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Thomas Mix
Captain, United States Marine Corps - Retired

Tom and Bente Mix
Monument, Colorado - October 2016

Tom Mix is without question one of the finest craftsman in model railroading.   Tom is known throughout the hobby for his exquisite scratch built Proto:48 and On3 models, and moreover, for his dedicated service to his country as an officer in the United States Marine Corps.
  Tom grew up in Colorado, and currently resides in Monument, Colorado with his wife of 62 years, Bente.

Tom has been building models since he was six years old.  He has also been scratch building since that time, building miniature structures, model airplanes, and other models throughout his youth.  With the onset of the Korean War in the early 1950's, Tom enlisted in the Marine Corps at the age of 16, after talking his mother into signing his enlistment papers.  After Tom completed USMC boot camp and infantry training, he attended school to be an aviation mechanic.  Tom progressed in his Marine Corps career quickly, eventually becoming an aviation crew chief serving in both Japan and in Quantico, Virginia.  The crew chief is one of the most important people assigned to a military aircraft, as he/she is responsible for ensuring that the aircraft and crew are prepared to effectively and safely complete each mission.

While stationed in Japan in the mid 1950's, Tom's modeling interests shifted to railroads.  He purchased his first hand built HO brass locomotive from a small shop in Tokyo, a Union Pacific Challenger 4-6-6-4.  The model cost him $20, which at that time represented a large portion of his monthly Sergeant's pay.  Tom modeled in HO scale throughout the 1950's, focusing on one of his favorite railroads, the Union Pacific.  During his assignment to the Marine security detail at the American Embassy in Copenhagen, Denmark from 1954 to 1955, he met and married his wife, Bente.

While stationed in Quantico, Virginia in 1959, a series of articles and plans in Model Railroader captured Tom's interest, and he decided to scratch build his first 1/4" Scale brass locomotive.  He purchased a Unimat SL lathe and began work on a Union Pacific S Class 0-6-0 switcher.  As he started construction he made the decision to build the model using "fine scale" standards, with true to prototype wheel treads and wheel thicknesses, using a prototype track gauge of 4 feet 8-1/2 inches - standards that are now defined as Proto:48.  During the construction of the UP 0-6-0, Tom taught himself to machine drivers and axles, punch rivets, and to solder.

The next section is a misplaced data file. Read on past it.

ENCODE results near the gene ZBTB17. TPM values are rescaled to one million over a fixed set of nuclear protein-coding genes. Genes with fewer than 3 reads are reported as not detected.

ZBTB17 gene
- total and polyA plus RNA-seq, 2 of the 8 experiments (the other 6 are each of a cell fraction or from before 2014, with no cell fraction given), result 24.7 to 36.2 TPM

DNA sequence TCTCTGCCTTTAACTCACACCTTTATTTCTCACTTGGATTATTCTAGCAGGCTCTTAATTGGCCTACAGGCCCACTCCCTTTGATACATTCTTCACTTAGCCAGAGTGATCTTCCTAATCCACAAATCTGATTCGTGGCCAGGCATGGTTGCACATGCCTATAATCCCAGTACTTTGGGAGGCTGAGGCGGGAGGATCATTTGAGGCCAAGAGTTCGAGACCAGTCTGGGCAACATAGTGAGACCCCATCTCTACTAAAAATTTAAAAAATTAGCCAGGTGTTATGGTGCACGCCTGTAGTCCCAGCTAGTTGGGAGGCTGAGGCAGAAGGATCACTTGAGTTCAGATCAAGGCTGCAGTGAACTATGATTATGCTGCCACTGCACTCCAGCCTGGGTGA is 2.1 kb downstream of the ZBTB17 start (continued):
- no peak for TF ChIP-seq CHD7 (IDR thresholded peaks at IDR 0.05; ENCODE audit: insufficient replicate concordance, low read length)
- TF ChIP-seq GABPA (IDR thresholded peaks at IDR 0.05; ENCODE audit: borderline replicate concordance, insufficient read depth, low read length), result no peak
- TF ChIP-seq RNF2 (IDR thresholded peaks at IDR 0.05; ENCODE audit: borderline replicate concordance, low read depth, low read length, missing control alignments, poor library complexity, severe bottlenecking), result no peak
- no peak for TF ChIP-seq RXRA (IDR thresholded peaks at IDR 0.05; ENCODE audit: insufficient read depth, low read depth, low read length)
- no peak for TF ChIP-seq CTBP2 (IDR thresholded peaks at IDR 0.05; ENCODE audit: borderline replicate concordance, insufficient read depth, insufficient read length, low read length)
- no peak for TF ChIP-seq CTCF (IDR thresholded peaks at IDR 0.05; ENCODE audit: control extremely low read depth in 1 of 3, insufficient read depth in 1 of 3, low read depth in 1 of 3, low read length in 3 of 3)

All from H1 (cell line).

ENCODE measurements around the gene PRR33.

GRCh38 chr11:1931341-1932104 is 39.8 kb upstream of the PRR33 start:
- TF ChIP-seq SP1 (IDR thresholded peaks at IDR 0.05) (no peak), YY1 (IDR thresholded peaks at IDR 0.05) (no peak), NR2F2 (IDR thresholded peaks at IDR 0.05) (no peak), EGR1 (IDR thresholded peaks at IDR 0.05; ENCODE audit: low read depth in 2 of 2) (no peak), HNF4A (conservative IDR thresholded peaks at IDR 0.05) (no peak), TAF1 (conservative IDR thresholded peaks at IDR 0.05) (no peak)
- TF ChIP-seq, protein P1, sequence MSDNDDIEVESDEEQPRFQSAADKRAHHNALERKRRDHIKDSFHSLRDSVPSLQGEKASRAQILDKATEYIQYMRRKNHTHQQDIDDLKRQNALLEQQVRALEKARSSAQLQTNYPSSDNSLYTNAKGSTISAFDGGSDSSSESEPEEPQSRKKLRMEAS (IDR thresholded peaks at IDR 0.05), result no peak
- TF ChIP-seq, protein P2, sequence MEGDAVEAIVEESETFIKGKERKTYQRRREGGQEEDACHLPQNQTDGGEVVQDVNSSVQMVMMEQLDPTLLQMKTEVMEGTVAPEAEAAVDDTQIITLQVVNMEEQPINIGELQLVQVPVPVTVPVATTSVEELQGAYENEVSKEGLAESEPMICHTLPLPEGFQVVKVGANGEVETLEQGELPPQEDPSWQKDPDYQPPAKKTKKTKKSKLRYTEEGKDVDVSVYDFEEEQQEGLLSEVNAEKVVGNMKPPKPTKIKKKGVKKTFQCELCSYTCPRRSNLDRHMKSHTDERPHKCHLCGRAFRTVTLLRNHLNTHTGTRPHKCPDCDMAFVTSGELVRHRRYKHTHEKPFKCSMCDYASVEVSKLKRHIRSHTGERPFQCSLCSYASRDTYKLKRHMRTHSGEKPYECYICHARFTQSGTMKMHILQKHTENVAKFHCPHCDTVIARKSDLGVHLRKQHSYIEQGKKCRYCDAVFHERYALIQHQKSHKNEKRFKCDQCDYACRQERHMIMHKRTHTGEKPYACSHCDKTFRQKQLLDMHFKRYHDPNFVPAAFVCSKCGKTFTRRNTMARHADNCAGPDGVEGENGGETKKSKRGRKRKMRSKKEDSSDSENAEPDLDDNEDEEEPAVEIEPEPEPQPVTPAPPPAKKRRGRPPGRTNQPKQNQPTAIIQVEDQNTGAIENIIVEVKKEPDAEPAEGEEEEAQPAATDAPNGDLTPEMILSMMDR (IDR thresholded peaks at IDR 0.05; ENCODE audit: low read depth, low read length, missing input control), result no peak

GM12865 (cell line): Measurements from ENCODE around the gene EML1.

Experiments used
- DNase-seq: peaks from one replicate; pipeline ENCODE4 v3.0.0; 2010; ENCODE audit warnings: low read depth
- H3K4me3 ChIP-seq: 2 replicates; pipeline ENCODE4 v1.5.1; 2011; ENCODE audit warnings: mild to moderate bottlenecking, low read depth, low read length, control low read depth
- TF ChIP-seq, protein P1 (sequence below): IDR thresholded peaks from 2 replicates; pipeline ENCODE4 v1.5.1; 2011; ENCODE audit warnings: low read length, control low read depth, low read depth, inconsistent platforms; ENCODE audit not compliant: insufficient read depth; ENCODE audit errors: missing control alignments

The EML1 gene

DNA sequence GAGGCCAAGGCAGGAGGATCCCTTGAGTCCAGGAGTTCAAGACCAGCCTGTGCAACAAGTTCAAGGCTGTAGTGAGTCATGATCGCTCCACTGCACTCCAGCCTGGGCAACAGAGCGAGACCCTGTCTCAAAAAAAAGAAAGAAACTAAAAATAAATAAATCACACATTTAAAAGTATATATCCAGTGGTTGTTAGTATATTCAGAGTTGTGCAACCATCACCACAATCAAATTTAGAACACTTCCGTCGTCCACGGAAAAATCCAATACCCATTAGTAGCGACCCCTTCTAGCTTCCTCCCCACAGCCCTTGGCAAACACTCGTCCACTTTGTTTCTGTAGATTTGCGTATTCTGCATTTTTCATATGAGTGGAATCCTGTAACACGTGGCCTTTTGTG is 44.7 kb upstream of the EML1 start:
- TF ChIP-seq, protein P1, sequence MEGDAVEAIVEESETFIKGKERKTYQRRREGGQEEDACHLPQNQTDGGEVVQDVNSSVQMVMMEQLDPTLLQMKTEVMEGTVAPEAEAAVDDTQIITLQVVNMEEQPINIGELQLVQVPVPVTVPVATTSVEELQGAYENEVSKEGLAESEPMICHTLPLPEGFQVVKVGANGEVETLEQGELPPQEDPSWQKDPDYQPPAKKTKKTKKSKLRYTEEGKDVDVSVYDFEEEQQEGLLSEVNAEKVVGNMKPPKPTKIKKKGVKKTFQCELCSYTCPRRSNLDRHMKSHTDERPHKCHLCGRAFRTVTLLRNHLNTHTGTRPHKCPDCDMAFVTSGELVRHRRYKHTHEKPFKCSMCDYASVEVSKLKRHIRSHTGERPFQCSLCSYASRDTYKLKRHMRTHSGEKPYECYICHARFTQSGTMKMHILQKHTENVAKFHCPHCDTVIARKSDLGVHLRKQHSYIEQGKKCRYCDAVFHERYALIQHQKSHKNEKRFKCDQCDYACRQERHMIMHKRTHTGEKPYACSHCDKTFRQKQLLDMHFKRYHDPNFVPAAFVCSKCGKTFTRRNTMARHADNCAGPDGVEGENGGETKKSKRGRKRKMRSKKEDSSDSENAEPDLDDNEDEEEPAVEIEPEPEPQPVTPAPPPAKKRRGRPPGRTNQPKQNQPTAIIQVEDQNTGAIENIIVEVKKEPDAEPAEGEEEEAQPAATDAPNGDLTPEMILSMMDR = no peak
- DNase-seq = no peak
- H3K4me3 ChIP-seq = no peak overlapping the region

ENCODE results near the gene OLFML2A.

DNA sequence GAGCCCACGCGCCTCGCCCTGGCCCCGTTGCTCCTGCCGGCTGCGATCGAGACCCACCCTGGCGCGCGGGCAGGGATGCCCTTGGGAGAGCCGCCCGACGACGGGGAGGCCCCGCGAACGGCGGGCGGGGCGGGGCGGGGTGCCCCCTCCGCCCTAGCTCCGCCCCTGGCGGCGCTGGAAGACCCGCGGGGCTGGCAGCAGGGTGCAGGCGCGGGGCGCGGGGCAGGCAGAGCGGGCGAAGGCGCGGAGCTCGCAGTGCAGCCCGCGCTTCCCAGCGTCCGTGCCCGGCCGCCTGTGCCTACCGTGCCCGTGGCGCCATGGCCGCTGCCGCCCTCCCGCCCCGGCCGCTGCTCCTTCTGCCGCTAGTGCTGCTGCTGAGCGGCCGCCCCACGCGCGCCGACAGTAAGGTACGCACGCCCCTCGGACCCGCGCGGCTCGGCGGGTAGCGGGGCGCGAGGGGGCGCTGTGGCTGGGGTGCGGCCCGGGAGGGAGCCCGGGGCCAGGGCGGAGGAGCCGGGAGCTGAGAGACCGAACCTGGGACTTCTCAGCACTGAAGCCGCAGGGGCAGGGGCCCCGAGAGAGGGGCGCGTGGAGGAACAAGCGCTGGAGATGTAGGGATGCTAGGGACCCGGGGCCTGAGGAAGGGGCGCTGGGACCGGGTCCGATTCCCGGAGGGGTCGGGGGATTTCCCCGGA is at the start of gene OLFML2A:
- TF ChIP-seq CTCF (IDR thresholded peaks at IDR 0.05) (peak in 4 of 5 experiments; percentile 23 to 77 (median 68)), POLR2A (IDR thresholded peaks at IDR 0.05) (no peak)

While at Quantico Tom was commissioned as an officer in the Marine Corps, and after graduating from Officer Candidate School, he was assigned to Marine Corps Air Station El Toro in Southern California.  While on his way to his new assignment, he stopped to measure and photograph a preserved Union Pacific 0-6-0.  After examining the prototype, he decided that the model he was constructing had a number of mistakes that needed to be corrected.  His study of the prototype for his first "Proto:48" model established an overall modeling approach that to this day includes extensive research, accurate construction, and exact detailing.  These characteristics are inherent in all of Tom's models.  His reliance on proper research is reflected in his large library of reference books, prototype plans, photographs, and materials.  One of the important characteristics of Tom's modeling is his ability to infuse the "look and feel" of the prototype into his models.  He does this using a variety of modeling techniques and materials and a dedication to prototype design and detailing.